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Tuesday, January 08, 2008

Deputy Quit After Lie

A Denver sheriff's deputy resigned after she lied about making required rounds in the jail wing where Emily Rae Rice died in 2006, said a report released Monday from the independent monitor's office.

The report from Richard Rosenthal said that if the deputy had not resigned, he would have recommended firing her.

"The integrity of internal affairs investigations should be considered sacrosanct," the report said.

"A deputy who fails to accept responsibility for his or her actions by making false statements to internal affairs should realize that termination is a reasonable response on the part of the department," according to the report.

Police reports have described a chaotic scene the night of Rice's death.

Inmates told investigators that their fellow prisoner, Rice, who had been booked on suspicion of drunken driving, cried for help for hours in her jail cell before she died.

Rice, 24, was booked into the Denver jail on Feb. 18, 2006, after a car crash. She was taken by ambulance to Denver Health Medical Center, where she was examined and then sent to jail.

Rosenthal, whose office oversees internal police and sheriff's investigations, did not release the name of the sheriff's deputy, who resigned in November — on the day her disciplinary hearing was scheduled to take place.

Rosenthal noted that the deputy had previous disciplinary problems pending when she resigned. He did not detail those problems.

Darold Killmer, a lawyer for the Rice family, identified the deputy who resigned as Lakisha Minter. She could not be reached for comment.

Video was inconclusive

Rosenthal's report said gaps in the video footage from jail video cameras the night of the death stemmed from technology problems rather than deliberate tampering.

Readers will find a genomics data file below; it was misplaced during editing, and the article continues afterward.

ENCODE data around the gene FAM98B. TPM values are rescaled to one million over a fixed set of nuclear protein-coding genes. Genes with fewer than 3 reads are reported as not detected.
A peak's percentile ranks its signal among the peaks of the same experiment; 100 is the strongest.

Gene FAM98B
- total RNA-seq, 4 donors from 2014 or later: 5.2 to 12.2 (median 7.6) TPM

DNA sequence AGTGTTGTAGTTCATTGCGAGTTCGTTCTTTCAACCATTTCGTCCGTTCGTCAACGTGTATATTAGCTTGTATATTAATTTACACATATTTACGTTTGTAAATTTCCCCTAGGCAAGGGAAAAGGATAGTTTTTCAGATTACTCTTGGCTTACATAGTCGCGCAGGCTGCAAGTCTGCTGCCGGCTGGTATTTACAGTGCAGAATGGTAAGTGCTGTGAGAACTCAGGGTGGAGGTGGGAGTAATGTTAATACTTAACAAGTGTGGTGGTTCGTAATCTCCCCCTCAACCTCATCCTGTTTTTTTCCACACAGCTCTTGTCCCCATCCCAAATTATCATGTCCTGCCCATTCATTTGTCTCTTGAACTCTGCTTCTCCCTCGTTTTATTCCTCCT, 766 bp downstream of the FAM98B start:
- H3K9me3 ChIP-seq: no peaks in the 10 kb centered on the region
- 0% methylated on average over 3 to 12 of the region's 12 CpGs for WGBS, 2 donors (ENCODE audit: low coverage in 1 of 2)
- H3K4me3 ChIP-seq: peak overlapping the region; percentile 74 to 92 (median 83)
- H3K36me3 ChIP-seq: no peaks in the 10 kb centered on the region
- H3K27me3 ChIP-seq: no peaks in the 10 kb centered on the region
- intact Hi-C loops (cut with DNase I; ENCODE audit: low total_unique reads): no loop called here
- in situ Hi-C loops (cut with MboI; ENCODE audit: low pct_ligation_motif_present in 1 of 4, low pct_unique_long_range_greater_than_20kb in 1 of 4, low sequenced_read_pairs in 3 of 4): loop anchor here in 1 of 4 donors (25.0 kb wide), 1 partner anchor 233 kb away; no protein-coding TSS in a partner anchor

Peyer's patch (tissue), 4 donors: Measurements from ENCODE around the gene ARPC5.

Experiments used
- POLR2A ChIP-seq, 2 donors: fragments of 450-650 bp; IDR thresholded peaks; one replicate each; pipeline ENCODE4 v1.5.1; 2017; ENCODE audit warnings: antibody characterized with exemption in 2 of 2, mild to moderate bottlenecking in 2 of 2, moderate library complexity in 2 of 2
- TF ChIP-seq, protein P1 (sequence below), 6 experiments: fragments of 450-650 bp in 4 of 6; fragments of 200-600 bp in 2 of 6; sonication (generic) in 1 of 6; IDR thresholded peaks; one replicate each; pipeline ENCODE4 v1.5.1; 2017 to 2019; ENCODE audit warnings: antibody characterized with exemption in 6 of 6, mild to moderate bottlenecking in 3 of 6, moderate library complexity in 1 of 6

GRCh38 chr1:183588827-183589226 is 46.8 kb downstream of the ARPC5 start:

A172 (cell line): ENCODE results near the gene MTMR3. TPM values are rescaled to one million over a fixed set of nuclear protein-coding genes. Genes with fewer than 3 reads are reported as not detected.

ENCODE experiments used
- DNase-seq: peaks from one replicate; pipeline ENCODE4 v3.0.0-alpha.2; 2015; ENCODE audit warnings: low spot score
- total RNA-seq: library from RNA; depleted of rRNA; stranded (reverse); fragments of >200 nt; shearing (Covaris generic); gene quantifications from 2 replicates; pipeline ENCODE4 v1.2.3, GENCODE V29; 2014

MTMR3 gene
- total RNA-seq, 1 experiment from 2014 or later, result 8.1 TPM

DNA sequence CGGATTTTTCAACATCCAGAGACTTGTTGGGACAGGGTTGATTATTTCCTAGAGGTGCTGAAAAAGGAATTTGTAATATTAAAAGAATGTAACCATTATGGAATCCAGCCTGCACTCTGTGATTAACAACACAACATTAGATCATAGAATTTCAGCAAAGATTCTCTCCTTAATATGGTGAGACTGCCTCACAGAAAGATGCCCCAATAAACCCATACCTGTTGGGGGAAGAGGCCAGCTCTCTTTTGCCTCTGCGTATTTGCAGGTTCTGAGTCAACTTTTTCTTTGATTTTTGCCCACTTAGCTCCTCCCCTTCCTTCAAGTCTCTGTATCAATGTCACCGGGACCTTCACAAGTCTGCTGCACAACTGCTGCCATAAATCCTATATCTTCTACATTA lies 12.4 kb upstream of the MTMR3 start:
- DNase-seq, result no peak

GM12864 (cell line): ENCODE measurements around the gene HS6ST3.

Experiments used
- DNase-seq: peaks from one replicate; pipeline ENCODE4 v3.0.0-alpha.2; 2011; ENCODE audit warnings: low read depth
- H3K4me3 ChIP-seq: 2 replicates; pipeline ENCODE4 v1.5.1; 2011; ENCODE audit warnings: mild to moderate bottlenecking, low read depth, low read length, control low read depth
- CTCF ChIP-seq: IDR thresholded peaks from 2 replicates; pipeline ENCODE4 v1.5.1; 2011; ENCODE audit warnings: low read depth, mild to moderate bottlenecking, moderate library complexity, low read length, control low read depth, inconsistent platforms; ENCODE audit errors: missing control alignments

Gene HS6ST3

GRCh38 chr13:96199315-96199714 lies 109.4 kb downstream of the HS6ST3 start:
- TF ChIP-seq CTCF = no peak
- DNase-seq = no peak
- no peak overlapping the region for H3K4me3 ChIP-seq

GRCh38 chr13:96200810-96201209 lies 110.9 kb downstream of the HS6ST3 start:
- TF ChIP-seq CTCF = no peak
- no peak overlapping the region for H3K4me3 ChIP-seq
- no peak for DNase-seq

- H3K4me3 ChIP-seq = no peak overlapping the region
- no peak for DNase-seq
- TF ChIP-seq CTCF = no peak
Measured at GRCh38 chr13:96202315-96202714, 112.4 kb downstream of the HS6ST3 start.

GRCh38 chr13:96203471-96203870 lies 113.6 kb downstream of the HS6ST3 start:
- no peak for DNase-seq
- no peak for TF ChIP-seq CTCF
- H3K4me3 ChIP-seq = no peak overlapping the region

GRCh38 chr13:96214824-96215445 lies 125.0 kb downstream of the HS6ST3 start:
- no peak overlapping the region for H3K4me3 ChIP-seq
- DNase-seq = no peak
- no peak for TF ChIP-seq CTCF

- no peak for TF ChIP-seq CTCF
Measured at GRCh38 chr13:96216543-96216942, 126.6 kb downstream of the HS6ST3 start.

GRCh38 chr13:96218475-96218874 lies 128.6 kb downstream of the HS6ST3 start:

"As a result of the system's failures, the investigation was unable to conclusively establish when and where rounds were conducted," the report stated.

The report said the video failures made it impossible to prove or disprove misconduct by seven additional deputies in addition to the four deputies who were disciplined.

In addition to the deputy who resigned, two deputies were suspended for three days and another deputy received a "cautionary letter."

The city identified those who received three-day suspensions as deputies Amanda Line and Julie Kirkbride, who could not be reached.

One suspension was for documenting but failing to conduct one round. Another involved documenting but failing to conduct two rounds and failing to notify the staff of the need to examine Rice.

The Rice family has filed a federal lawsuit against the city and Denver Health.

Family critical of report

Rice's mother, Sue Garber, blasted the report from Rosenthal's office.

"I believe it was done to defend the city and not to answer the people," she said of Rosenthal's report.

Killmer said Rosenthal "doesn't want to say anything that will upset his employer, which is the city of Denver. The only time he takes a tough stand is against the one employee who left."

Killmer and Garber said they believe deliberate tampering occurred of the video monitoring system.

Rosenthal said in the report that in November the city made technological improvements in how the city ensures deputies are making their required rounds.

The city is phasing out Digatron Inc., the vendor of the monitoring system, for a new vendor, Rosenthal said.

The new system installed in November requires deputies to pass a wand over an electronic monitor when they finish a round to ensure the required rounds are completed, he said.

Greg Anthony, the chief executive officer of Digatron, denied that software or hardware issues caused the gaps in video monitoring.

"Maybe they didn't set the program right," Anthony said. "Maybe they edited it and deleted the video, I don't know. A computer does what it is told to do."

Rosenthal defended his report.

"Obviously, I can't satisfy everyone, but my job is to be objective and fair," he said.

The Denver post


Anonymous said...

this whole story regarding police internal affairs and the discipline of officers is a dam joke. A woman died laying on the floor of a jail cell after hours of crying out for help. It is my opinion that the guy, Rosenthal should be fired for watering down a very serious jail operation All the people on that shift should be fired and especially whomever was the supervisor of that group who were in charge of the jail during Ms. Rices being brought in and her death. All the officials who are and have coddeled this gruesome story need to get a job riding the back of a garbage truck.

Anonymous said...